The mountains of Sicily aren’t always green; in fact, most of the time, they are bald and barren. It seemed to us that God himself had shaved those ugly peaks with a giant razor. It was in Palermo that we stopped to rest, after the “dangerous” adventure described at the beginning of the chapter. We visited the Hungarian consul, whose hospitality and kindness were notable, whose children, however, although born in Hungary of Hungarian parents, spoke little Hungarian. We were also struck by the consul’s ignorance of which parts of Transylvania our country lost as a result of the Trianon Peace Treaties. Following our stay in Palermo, we traveled up the opposite shore of the boot-shaped peninsula, making our way north. The geographic layout of Naples was grand, but we must note that the roads in Pompeii, surviving from the Roman times, were better paved than the streets of Naples.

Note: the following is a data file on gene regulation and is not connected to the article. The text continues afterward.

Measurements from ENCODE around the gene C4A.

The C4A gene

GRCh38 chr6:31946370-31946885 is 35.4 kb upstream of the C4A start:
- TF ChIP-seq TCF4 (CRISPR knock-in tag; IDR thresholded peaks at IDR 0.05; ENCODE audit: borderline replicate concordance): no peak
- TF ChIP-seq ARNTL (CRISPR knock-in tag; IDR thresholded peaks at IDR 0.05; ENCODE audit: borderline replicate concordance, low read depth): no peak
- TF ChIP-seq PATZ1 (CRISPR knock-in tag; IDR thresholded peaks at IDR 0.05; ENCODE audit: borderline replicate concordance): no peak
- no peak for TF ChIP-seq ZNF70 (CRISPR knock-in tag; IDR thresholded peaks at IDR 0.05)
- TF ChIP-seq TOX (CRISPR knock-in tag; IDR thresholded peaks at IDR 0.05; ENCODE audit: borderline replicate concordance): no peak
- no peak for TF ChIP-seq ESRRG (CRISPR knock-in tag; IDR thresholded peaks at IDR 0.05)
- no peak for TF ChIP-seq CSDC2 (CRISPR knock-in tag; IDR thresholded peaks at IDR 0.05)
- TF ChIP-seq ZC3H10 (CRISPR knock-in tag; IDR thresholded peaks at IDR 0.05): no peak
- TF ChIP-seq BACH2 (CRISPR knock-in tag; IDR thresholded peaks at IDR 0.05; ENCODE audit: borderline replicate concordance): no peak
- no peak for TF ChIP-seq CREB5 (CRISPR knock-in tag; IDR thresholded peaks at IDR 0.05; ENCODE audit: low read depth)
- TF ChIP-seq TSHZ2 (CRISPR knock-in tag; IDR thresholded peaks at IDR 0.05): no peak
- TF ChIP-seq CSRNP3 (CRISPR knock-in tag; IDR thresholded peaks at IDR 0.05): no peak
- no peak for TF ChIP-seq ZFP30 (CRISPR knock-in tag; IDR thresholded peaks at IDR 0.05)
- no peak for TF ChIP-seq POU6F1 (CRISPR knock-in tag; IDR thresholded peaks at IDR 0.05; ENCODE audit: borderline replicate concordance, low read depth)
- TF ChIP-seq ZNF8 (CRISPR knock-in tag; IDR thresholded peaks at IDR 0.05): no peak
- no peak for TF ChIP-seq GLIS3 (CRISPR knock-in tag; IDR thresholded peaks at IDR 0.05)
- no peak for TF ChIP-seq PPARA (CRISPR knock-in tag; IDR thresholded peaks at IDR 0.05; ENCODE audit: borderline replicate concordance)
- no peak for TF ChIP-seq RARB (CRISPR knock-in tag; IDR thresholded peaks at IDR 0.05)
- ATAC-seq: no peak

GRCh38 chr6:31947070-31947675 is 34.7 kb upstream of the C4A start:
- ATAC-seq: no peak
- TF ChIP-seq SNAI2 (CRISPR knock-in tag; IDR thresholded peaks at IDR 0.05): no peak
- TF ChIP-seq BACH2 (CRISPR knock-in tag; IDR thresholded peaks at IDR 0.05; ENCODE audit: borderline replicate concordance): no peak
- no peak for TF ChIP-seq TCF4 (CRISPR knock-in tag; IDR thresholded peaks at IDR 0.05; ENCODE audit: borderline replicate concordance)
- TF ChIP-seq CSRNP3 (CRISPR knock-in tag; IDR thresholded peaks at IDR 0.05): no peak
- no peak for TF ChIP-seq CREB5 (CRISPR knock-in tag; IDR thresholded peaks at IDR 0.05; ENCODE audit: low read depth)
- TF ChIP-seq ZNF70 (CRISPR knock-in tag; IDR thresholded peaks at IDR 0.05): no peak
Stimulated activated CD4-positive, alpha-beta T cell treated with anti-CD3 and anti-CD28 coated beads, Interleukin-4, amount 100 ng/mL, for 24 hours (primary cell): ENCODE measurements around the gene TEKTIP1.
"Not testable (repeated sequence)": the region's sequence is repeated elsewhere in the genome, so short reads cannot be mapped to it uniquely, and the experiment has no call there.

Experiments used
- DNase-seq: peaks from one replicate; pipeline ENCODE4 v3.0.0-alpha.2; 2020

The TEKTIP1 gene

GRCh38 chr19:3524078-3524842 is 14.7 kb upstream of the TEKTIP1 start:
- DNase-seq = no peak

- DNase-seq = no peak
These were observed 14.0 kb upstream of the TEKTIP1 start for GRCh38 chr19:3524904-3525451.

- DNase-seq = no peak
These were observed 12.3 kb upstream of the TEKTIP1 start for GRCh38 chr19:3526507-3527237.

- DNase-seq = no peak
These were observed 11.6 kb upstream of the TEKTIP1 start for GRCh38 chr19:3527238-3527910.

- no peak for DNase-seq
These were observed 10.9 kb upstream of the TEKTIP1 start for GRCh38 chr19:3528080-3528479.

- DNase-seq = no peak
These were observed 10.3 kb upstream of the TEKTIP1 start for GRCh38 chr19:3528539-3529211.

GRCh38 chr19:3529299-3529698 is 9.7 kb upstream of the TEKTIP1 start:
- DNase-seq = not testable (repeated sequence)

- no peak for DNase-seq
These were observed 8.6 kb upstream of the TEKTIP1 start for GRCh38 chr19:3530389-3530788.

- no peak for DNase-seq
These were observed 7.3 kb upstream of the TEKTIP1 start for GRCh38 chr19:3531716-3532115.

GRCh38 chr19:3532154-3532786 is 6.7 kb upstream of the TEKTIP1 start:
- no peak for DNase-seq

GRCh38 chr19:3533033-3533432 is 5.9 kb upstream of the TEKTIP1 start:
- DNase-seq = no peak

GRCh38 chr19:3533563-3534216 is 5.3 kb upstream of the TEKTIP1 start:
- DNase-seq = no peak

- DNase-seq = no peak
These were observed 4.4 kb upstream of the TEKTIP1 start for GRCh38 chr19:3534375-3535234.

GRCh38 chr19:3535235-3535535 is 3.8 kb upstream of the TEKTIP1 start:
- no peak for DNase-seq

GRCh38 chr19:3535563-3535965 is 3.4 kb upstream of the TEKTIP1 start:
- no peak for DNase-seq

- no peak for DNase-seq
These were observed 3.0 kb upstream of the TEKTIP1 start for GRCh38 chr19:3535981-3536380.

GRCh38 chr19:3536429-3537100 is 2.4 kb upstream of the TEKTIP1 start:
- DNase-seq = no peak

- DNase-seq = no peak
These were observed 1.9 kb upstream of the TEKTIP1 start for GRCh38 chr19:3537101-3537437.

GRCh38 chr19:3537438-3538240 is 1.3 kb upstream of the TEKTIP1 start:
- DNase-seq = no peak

The countless beauties of Rome left a permanent mark in our consciousness. It was in Rome that we realized how unique our travel plans were, because we were able to obtain a short audience with Il Duce without much ado. We only spent a few minutes in Mussolini’s presence; and he duly wished us a  “buon viaggio” after a few polite questions, but we did come away with a precious autograph, which is now one of the prize pieces in our collection. Our next few days were spent on the island of Sardinia, and we returned to France via the Riviera. A road lined with cities and landscapes of indescribable beauty led us through Menton, Nice, Cannes, and Toulon. We soaked in the charm of each city for a few days before entering Spain via Marseille. Entering Spain was no easy matter. We very quickly found out that all foreign vehicles were subject to fees of two pesetas per day.